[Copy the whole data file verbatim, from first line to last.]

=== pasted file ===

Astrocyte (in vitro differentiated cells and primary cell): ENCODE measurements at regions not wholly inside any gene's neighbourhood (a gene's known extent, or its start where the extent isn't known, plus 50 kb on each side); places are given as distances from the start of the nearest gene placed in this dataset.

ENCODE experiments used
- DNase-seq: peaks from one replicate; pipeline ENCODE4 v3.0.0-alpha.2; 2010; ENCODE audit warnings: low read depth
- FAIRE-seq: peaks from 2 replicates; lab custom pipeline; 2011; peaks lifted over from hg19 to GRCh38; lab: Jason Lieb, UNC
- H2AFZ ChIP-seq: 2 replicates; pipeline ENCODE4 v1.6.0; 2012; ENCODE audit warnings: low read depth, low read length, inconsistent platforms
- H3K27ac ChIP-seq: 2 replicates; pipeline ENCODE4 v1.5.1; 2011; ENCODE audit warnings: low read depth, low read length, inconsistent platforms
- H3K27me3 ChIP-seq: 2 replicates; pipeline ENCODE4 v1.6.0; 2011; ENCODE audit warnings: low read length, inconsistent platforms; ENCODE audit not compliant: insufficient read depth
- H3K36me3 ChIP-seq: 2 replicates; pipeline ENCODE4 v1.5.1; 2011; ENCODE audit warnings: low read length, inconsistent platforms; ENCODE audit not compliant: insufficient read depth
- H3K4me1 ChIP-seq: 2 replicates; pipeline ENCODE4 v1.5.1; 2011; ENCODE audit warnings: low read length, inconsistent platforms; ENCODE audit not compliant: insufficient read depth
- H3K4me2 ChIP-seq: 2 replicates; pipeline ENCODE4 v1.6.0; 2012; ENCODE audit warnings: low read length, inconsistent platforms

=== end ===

Astrocyte (in vitro differentiated cells and primary cell): ENCODE measurements at regions not wholly inside any gene's neighbourhood (a gene's known extent, or its start where the extent isn't known, plus 50 kb on each side); places are given as distances from the start of the nearest gene placed in this dataset.

ENCODE experiments used
- DNase-seq: peaks from one replicate; pipeline ENCODE4 v3.0.0-alpha.2; 2010; ENCODE audit warnings: low read depth
- FAIRE-seq: peaks from 2 replicates; lab custom pipeline; 2011; peaks lifted over from hg19 to GRCh38; lab: Jason Lieb, UNC
- H2AFZ ChIP-seq: 2 replicates; pipeline ENCODE4 v1.6.0; 2012; ENCODE audit warnings: low read depth, low read length, inconsistent platforms
- H3K27ac ChIP-seq: 2 replicates; pipeline ENCODE4 v1.5.1; 2011; ENCODE audit warnings: low read depth, low read length, inconsistent platforms
- H3K27me3 ChIP-seq: 2 replicates; pipeline ENCODE4 v1.6.0; 2011; ENCODE audit warnings: low read length, inconsistent platforms; ENCODE audit not compliant: insufficient read depth
- H3K36me3 ChIP-seq: 2 replicates; pipeline ENCODE4 v1.5.1; 2011; ENCODE audit warnings: low read length, inconsistent platforms; ENCODE audit not compliant: insufficient read depth
- H3K4me1 ChIP-seq: 2 replicates; pipeline ENCODE4 v1.5.1; 2011; ENCODE audit warnings: low read length, inconsistent platforms; ENCODE audit not compliant: insufficient read depth
- H3K4me2 ChIP-seq: 2 replicates; pipeline ENCODE4 v1.6.0; 2012; ENCODE audit warnings: low read length, inconsistent platforms